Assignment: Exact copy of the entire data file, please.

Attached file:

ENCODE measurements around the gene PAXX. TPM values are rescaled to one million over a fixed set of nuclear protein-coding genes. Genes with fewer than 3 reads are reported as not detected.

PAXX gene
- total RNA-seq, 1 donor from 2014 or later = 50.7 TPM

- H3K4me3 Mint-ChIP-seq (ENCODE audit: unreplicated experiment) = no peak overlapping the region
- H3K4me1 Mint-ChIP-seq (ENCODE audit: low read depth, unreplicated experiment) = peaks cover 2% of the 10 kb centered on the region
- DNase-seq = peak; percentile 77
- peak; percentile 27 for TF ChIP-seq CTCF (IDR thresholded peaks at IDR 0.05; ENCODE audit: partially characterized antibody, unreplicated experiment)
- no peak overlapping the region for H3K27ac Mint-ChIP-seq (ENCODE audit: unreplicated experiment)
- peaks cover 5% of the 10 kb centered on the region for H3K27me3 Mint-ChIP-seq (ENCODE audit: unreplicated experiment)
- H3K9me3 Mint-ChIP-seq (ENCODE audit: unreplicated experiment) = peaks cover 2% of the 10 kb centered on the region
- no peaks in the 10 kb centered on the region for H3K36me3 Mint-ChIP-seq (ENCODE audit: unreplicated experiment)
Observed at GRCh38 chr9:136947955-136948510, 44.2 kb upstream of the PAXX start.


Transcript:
ENCODE measurements around the gene PAXX. TPM values are rescaled to one million over a fixed set of nuclear protein-coding genes. Genes with fewer than 3 reads are reported as not detected.

PAXX gene
- total RNA-seq, 1 donor from 2014 or later = 50.7 TPM

- H3K4me3 Mint-ChIP-seq (ENCODE audit: unreplicated experiment) = no peak overlapping the region
- H3K4me1 Mint-ChIP-seq (ENCODE audit: low read depth, unreplicated experiment) = peaks cover 2% of the 10 kb centered on the region
- DNase-seq = peak; percentile 77
- peak; percentile 27 for TF ChIP-seq CTCF (IDR thresholded peaks at IDR 0.05; ENCODE audit: partially characterized antibody, unreplicated experiment)
- no peak overlapping the region for H3K27ac Mint-ChIP-seq (ENCODE audit: unreplicated experiment)
- peaks cover 5% of the 10 kb centered on the region for H3K27me3 Mint-ChIP-seq (ENCODE audit: unreplicated experiment)
- H3K9me3 Mint-ChIP-seq (ENCODE audit: unreplicated experiment) = peaks cover 2% of the 10 kb centered on the region
- no peaks in the 10 kb centered on the region for H3K36me3 Mint-ChIP-seq (ENCODE audit: unreplicated experiment)
Observed at GRCh38 chr9:136947955-136948510, 44.2 kb upstream of the PAXX start.